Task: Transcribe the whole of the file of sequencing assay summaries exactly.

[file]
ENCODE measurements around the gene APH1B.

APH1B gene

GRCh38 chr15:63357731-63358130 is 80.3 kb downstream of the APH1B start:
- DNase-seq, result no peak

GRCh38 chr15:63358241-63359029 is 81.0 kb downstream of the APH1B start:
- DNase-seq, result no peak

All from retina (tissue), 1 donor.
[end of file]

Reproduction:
ENCODE measurements around the gene APH1B.

APH1B gene

GRCh38 chr15:63357731-63358130 is 80.3 kb downstream of the APH1B start:
- DNase-seq, result no peak

GRCh38 chr15:63358241-63359029 is 81.0 kb downstream of the APH1B start:
- DNase-seq, result no peak

All from retina (tissue), 1 donor.